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Stop, look and listen

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Tufty the Squirrel may no longer be teaching us about road safety, but his good work continues through council road safety departments.

Fans of the BBC’s Life on Mars series may have thought they were time travelling too when they saw DCI Gene Hunt dress up in a Tufty costume to evade capture in one episode.

The cute squirrel remains a promoter of road safety, even though the Tufty Club no longer boasts the 60,000 child members it did in its mid-1960s’ heyday. But while the Tufty Club might have dwindled over the years, councils have been successful in reducing road accidents, and most are on course to meet the government’s 2010
casualty reduction targets.

Tufty was born in 1953, just as private motoring began to be commonplace. Since then, better road engineering, safer vehicles and relentless awareness campaigns have led to fewer accidents even while traffic volumes have grown sevenfold. According to the Department for Transport, there were 797 children killed in road accidents in 1953, which has reduced to 169 in 2006.

The people who have delivered much of this progress work in council road safety departments, in a profession straddling education, engineering, publicity and traffic management. It needs officers from a variety of backgrounds who can work as a team.

Malcolm Burns, chair of the Local Authority Road Safety Officers Association (LARSOA), says: “Most local authorities are on target to meet the casualty reductions by 2010, many had made it by 2006 and are now pushing even lower.”

Achieving that needs a combination of endless preaching of basic road-safety messages, together with creative thinking by officers about how to solve specific problems. Mr Burns, who heads road safety at Wiltshire CC, says that although top-tier councils have targets and a legal duty to promote road safety, they have been left considerable freedom to decide how to deliver this according to local conditions, both in what they do and how they organise.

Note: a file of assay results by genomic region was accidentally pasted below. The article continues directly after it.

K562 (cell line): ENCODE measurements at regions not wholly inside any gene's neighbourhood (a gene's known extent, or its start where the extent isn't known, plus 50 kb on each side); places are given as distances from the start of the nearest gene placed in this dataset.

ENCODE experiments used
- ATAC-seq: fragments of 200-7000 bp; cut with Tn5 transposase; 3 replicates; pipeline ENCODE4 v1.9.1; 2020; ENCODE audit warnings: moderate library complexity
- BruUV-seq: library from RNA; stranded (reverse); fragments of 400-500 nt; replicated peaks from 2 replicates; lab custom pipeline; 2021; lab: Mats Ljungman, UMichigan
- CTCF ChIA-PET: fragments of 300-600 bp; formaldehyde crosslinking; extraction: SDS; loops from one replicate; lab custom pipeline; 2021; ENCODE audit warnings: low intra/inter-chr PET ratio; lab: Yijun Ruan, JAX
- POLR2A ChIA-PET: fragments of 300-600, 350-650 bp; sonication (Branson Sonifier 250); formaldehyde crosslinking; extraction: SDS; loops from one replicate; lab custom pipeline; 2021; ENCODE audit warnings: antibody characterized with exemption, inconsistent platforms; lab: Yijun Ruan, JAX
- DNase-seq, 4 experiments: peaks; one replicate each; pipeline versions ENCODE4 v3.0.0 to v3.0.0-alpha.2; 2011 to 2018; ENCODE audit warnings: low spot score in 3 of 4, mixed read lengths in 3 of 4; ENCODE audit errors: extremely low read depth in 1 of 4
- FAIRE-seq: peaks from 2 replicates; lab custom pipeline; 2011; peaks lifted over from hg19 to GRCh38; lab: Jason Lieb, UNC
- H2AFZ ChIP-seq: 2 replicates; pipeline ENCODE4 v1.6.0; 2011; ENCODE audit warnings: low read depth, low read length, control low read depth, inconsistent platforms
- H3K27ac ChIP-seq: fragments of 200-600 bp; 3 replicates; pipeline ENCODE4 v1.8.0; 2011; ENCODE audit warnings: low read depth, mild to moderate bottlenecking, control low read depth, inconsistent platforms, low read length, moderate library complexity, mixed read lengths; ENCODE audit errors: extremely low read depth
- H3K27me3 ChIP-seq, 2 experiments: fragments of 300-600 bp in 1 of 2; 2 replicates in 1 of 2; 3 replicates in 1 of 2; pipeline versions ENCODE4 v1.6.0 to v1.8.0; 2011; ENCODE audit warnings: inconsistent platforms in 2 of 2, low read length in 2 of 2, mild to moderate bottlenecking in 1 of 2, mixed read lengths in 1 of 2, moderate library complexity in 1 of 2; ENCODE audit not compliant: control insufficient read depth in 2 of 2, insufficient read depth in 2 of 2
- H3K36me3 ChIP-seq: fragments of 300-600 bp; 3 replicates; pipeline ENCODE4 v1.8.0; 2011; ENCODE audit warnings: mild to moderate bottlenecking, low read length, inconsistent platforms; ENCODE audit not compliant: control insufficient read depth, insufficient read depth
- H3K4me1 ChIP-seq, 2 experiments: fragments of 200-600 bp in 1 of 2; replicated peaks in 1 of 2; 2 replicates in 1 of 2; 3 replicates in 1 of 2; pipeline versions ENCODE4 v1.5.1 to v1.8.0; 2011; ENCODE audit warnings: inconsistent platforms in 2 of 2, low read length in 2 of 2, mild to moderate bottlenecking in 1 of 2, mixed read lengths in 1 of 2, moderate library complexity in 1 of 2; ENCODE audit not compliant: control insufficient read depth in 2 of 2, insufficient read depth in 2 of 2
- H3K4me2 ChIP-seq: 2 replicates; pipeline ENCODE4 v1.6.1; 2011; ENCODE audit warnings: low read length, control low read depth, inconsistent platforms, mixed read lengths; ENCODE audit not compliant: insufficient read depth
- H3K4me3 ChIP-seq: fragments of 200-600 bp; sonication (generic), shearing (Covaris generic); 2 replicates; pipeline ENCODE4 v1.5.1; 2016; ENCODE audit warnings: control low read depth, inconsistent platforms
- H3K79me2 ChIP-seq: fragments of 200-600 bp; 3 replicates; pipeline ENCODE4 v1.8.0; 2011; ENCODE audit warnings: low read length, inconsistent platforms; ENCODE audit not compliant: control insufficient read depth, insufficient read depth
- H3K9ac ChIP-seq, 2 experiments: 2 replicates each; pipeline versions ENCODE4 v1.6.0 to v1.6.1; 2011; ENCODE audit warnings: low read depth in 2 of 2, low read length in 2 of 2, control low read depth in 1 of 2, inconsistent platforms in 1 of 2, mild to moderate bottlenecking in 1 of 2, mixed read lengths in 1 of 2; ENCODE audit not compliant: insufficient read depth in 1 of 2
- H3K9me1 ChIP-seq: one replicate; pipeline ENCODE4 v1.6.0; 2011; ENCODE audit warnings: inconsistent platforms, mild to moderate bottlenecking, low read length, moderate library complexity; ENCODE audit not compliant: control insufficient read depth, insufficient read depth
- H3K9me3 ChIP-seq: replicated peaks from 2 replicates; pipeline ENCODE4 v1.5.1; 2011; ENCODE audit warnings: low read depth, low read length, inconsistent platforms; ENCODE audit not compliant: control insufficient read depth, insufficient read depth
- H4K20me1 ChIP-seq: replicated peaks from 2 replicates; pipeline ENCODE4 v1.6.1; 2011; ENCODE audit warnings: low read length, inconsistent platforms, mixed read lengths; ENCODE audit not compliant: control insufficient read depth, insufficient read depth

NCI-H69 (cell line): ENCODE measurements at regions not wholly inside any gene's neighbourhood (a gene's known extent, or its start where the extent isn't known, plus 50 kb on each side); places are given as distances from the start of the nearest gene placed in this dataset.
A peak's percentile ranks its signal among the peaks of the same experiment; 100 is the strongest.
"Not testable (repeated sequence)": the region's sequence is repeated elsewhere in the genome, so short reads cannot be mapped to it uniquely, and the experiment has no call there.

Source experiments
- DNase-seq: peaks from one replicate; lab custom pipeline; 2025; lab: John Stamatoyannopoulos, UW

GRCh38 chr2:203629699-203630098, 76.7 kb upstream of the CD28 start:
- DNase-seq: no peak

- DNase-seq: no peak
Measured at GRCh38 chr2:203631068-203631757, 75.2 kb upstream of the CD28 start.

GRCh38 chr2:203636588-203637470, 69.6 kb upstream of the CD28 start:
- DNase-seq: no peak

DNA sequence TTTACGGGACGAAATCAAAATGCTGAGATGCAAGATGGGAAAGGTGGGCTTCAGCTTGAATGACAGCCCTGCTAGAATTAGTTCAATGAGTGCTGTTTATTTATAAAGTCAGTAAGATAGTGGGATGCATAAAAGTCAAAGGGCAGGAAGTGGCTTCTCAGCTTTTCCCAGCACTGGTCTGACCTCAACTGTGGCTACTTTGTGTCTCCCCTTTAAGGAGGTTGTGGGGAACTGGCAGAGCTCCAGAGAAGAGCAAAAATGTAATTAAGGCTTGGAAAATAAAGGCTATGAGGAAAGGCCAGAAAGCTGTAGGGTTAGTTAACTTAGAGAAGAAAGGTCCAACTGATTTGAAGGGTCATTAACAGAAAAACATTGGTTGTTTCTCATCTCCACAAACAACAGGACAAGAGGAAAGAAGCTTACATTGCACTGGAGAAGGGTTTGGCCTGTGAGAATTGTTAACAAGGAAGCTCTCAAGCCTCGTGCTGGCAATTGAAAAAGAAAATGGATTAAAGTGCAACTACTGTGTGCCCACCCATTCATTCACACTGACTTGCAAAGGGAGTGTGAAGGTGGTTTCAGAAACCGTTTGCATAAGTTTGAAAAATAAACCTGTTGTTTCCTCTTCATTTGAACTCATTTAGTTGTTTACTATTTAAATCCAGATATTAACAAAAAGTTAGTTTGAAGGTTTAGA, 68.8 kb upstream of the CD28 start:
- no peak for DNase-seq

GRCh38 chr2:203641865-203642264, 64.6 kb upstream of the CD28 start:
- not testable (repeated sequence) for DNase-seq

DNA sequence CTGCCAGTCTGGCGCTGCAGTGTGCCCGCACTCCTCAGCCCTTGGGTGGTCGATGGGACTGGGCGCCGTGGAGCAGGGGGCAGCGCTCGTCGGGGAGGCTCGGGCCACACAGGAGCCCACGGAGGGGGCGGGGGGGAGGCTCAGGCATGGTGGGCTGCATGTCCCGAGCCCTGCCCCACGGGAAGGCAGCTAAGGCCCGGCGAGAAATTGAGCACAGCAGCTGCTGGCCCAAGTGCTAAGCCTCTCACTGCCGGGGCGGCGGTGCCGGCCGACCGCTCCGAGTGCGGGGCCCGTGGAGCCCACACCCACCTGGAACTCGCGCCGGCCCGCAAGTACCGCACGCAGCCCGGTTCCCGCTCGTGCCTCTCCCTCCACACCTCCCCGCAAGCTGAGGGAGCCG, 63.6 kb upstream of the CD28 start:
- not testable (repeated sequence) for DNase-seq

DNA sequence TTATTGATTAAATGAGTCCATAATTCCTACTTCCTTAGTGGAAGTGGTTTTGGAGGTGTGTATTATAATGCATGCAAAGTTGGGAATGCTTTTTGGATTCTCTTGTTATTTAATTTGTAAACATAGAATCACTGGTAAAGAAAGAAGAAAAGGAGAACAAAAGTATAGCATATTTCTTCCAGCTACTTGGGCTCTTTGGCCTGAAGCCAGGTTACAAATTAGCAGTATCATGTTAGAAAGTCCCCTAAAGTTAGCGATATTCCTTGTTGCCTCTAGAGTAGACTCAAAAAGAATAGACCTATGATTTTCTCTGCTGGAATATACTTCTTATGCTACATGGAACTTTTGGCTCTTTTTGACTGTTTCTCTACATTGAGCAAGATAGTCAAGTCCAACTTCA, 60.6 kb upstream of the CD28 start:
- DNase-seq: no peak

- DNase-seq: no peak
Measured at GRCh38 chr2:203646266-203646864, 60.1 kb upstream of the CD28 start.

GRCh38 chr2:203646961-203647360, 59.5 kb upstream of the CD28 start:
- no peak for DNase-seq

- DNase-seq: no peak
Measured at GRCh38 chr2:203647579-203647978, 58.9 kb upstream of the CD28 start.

He sees his field as “an education” rather then engineering specialism because it’s mostly to do with reinforcement of the road-safety message from the cradle to the grave.

The ‘cradle’ end is the easier part, since road safety officers have a captive audience when they address school children while teachers can assist in delivering awareness campaigns. It is young adults and elderly people who pose particular headaches for road safety teams, since both are often convinced that they know what they are doing and are not
receptive to anyone telling them otherwise.

“There are a lot of young-driver projects because there is a high casualty rate,” Mr Burns says. “Of all road casualties, 20% are in the 17-24 age group but only 10% of driving licence holders are in that age group and casualties peak in the 17-21 range, who are a very difficult to reach group.”

Some councils have begun to offer ‘pass plus’, additional tuition for those who have recently gained driving licences. This covers topics that go beyond the normal test, such as motorways and driving in adverse weather. This has run for three years, and young drivers who have been through it are “highly supportive”, according to Mr Burns, though he concedes it may attract those who are careful drivers anyway.

“Apart from the cycling proficiency test, you don’t see a return for several years on road-safety training and one hopes this programme will expand, though it is too early to know results,” he says.